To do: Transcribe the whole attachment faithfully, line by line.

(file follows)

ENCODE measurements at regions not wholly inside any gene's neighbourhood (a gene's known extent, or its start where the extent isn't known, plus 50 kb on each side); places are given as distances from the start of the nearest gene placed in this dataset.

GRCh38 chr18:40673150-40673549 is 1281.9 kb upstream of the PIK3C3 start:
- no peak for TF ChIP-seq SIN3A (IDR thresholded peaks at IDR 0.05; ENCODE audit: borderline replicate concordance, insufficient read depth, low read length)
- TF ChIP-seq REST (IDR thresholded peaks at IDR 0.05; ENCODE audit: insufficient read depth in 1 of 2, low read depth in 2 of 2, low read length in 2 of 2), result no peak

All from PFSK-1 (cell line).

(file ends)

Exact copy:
ENCODE measurements at regions not wholly inside any gene's neighbourhood (a gene's known extent, or its start where the extent isn't known, plus 50 kb on each side); places are given as distances from the start of the nearest gene placed in this dataset.

GRCh38 chr18:40673150-40673549 is 1281.9 kb upstream of the PIK3C3 start:
- no peak for TF ChIP-seq SIN3A (IDR thresholded peaks at IDR 0.05; ENCODE audit: borderline replicate concordance, insufficient read depth, low read length)
- TF ChIP-seq REST (IDR thresholded peaks at IDR 0.05; ENCODE audit: insufficient read depth in 1 of 2, low read depth in 2 of 2, low read length in 2 of 2), result no peak

All from PFSK-1 (cell line).